LNER Class V4

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LNER Class V4
Ardlui railway geograph-2339081-by-Ben-Brooksbank.jpg
V4 No. 1700 Bantam Cock in August 1948
Type and origin
Power type Steam
Designer Nigel Gresley
Build date 1941
Total produced 2
 • Whyte 2-6-2
Leading dia. 3 ft 2 in (0.97 m)
Driver dia. 5 ft 8 in (1.73 m)
Trailing dia. 3 ft 2 in (0.97 m)
Wheelbase 29 ft 4 in (8.94 m) engine
13 ft 0 in (3.96 m) tender
50 ft 2 14 in (15.297 m) total
Axle load 17 long tons (17 t)
Loco weight 70.4 long tons (71.5 t)
Tender weight 42.75 long tons (43.44 t)
Total weight 113.15 long tons (114.97 t)
 • Firegrate area
28.5 sq ft (2.65 m2)
Boiler 5 ft 4 in (1.63 m) diameter
Boiler pressure 250 psi (1.7 MPa)
Heating surface 1,799.9 sq ft (167.22 m2)
 • Tubes 884.3 sq ft (82.15 m2)
 • Flues 408.2 sq ft (37.92 m2)
 • Firebox 151.6 sq ft (14.08 m2)
 • Heating area 355.8 sq ft (33.05 m2)
Cylinders 3
Cylinder size 15 in × 26 in (380 mm × 660 mm)
Valve gear Walschaerts outside, Gresley conjugation for inside
Performance figures
Tractive effort 27,420 lbf (122.0 kN)
Operators London and North Eastern Railway, British Railways
Power class 6P5F
Numbers 3401-3402 (prior to 1946), 1700-1701 (1946-1948), 61700-61701 (1948 onwards)
Locale Scottish Region, Eastern Region
Retired 1957
Disposition Both scrapped, one new-build in planning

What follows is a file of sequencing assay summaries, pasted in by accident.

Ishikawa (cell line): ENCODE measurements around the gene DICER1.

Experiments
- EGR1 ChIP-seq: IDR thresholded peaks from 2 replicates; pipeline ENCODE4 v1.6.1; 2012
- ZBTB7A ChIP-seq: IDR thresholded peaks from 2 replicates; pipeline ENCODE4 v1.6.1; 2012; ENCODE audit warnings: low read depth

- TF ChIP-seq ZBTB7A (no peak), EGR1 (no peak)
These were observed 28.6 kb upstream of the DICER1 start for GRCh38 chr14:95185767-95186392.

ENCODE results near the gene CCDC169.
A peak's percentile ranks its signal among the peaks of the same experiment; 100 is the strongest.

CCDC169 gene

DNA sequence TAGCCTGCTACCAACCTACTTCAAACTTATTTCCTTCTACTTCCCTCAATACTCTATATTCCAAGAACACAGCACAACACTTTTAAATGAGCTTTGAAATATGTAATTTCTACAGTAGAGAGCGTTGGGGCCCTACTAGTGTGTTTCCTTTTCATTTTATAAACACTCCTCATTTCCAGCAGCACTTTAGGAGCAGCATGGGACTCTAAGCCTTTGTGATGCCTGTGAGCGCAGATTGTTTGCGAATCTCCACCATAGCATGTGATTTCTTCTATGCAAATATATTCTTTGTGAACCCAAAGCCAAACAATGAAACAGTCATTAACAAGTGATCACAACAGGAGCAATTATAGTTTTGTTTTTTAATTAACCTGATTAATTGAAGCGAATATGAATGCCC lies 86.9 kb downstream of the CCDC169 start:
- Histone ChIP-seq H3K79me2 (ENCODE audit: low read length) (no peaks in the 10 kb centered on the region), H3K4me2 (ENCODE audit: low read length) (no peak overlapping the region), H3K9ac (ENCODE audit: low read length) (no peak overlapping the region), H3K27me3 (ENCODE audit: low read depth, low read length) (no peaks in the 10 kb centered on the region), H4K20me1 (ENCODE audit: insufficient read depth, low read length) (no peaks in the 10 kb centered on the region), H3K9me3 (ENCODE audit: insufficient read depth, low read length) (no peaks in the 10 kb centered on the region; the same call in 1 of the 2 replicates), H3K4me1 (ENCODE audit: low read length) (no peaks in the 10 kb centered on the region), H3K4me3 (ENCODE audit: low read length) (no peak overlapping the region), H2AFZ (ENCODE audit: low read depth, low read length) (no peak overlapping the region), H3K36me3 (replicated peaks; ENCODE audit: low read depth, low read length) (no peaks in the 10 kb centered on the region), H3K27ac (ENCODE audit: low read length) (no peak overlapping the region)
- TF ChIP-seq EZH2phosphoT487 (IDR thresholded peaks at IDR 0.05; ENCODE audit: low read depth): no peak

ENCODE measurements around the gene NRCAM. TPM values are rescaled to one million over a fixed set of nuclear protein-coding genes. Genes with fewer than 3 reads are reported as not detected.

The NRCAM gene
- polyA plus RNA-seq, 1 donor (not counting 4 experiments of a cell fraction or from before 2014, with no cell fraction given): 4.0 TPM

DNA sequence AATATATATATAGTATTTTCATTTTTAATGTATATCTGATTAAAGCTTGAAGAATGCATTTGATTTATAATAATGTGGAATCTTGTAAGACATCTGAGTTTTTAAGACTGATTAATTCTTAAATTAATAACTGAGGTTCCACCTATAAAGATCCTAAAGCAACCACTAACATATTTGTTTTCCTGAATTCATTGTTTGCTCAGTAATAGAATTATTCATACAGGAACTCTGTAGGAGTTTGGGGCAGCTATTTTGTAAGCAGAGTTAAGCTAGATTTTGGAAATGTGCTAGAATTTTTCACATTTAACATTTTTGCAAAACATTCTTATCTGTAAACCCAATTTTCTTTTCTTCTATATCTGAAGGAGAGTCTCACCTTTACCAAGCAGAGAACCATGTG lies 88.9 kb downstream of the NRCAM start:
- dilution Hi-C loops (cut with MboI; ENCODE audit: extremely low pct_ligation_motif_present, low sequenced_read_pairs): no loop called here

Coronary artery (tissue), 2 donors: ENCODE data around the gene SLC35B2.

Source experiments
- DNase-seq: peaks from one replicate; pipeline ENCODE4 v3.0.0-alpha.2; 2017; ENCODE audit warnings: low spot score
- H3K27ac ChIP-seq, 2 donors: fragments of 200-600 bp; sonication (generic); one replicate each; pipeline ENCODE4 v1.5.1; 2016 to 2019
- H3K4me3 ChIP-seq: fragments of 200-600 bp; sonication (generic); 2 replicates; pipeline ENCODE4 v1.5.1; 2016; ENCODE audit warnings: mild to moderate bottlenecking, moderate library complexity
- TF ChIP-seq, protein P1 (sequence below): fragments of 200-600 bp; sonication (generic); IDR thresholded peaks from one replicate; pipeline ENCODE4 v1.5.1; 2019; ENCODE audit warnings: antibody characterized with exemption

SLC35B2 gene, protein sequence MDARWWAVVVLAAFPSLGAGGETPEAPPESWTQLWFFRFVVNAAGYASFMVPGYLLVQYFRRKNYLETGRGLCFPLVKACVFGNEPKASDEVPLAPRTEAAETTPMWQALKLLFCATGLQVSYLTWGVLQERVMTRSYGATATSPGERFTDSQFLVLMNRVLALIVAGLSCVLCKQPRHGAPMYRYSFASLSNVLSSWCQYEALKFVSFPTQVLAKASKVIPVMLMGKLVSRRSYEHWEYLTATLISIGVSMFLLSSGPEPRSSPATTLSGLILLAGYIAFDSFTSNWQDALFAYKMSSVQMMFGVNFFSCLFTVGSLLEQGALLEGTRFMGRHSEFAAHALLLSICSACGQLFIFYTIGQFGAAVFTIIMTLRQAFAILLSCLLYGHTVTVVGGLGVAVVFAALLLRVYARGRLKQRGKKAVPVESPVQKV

The London and North Eastern Railway Class V4 was a class of 2-6-2 steam locomotive designed by Sir Nigel Gresley for mixed-traffic use. It was Gresley's last design for the LNER before he died in 1941. The V4s had similarities in their appearance and mechanical layout to the V2 "Green Arrow" class. The V2s, introduced some years before, were large and heavy locomotives, with very limited route availability. The V4 was a lightweight alternative, suitable for use over the whole of the LNER network.


Two locomotives were built at the LNER's Doncaster Works in 1941. The first engine, 3401 Bantam Cock, had a scaled-down version of the Gresley Pacific boiler with a grate area of 27.5 sq ft. Its tractive effort of 27,000 lbs was produced by boiler pressure of 250 psi and three cylinders of 15-inch diameter. The second locomotive, 3402, incorporated a fully welded steel firebox and a single thermic syphon for water circulation. It was not named, but was known unofficially as "Bantam Hen".


The type was tried on the Great Eastern section of the LNER, and was well received,[citation needed] with more power than the existing B17s and better riding qualities. It was anticipated that many more would be produced, but after the death of Gresley and his succession by Edward Thompson, no more were built. Instead, the LNER Thompson Class B1 was adopted as the LNER's standard mixed-traffic locomotive.

Service in Scotland[edit]

The two locomotives were sent to Scotland for use on the West Highland Line, although their wheel arrangement was not particularly suitable for the steep gradients on the line. They were renumbered 1700 and 1701 in 1946, and later became British Railways 61700 and 61701.


Both were scrapped in 1957 when their boilers became due for renewal. However, the A1 Steam Locomotive Trust has announced that after the completion of no. 2007 "Prince of Wales", they would begin construction on a new V4.[1]


  1. ^ "News Archives - The A1 Steam Locomotive Trust". The A1 Steam Locomotive Trust. Retrieved 2016-10-07.